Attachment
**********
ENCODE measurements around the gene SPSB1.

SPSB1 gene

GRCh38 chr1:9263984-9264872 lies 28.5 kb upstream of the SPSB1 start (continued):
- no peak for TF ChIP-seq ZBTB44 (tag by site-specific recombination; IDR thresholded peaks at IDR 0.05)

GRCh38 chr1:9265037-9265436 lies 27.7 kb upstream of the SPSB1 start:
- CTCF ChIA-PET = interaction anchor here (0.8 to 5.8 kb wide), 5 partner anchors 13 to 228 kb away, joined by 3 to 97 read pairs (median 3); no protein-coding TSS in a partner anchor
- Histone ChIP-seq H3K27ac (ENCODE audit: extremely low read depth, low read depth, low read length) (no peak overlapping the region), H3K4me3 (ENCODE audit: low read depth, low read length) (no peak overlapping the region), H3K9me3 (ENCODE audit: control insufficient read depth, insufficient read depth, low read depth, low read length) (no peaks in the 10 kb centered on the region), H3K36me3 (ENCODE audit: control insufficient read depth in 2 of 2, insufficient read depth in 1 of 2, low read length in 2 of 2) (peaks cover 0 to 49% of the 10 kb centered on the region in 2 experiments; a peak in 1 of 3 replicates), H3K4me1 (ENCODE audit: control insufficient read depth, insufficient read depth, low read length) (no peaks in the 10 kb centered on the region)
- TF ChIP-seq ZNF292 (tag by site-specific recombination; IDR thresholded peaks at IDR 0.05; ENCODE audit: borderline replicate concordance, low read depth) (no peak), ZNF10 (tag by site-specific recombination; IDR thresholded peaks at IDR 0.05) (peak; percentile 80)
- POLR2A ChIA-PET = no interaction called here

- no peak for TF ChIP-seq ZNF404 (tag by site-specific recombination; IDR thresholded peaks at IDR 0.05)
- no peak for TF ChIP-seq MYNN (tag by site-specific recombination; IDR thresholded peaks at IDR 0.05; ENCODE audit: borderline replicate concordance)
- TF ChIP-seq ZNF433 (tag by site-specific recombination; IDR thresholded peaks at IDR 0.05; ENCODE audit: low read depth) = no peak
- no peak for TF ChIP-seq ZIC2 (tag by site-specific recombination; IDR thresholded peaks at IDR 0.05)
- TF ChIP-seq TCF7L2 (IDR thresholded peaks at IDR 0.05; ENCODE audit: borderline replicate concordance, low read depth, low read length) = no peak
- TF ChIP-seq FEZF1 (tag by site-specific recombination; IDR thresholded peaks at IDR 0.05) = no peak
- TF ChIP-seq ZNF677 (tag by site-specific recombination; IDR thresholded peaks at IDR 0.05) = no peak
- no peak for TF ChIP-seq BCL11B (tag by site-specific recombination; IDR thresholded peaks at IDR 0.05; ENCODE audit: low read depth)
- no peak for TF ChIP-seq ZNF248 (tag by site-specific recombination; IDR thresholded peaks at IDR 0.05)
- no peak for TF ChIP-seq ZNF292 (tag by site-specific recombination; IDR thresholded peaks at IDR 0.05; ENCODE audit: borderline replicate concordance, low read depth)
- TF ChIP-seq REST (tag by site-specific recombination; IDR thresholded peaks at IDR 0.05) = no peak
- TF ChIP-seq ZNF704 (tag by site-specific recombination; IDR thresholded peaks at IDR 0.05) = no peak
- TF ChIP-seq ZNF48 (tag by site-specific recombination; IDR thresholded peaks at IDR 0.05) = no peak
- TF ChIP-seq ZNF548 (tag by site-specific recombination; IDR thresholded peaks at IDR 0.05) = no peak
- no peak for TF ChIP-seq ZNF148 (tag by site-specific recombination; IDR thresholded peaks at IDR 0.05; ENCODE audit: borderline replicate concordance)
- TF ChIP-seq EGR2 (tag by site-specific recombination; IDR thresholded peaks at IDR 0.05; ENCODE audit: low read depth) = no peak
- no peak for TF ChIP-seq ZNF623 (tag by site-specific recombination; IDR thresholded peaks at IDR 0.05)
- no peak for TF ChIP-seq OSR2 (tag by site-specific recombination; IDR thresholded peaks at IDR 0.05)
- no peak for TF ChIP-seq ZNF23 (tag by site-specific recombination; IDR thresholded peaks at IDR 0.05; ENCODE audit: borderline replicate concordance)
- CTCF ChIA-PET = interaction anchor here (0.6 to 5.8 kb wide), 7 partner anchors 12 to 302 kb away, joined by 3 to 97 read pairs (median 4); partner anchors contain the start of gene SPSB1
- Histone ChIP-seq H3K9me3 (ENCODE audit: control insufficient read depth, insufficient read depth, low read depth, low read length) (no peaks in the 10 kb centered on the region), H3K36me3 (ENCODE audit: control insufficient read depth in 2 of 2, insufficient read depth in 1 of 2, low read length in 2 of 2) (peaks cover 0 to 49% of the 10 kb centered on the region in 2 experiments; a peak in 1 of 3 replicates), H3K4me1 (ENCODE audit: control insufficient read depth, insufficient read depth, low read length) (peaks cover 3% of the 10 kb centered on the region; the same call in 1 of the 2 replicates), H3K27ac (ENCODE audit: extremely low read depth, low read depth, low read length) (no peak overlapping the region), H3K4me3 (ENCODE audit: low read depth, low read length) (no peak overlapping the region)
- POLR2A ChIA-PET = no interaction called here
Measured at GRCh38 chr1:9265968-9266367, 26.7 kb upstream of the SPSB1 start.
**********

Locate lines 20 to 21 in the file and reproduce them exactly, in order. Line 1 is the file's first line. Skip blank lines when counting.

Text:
- TF ChIP-seq REST (tag by site-specific recombination; IDR thresholded peaks at IDR 0.05) = no peak
- TF ChIP-seq ZNF704 (tag by site-specific recombination; IDR thresholded peaks at IDR 0.05) = no peak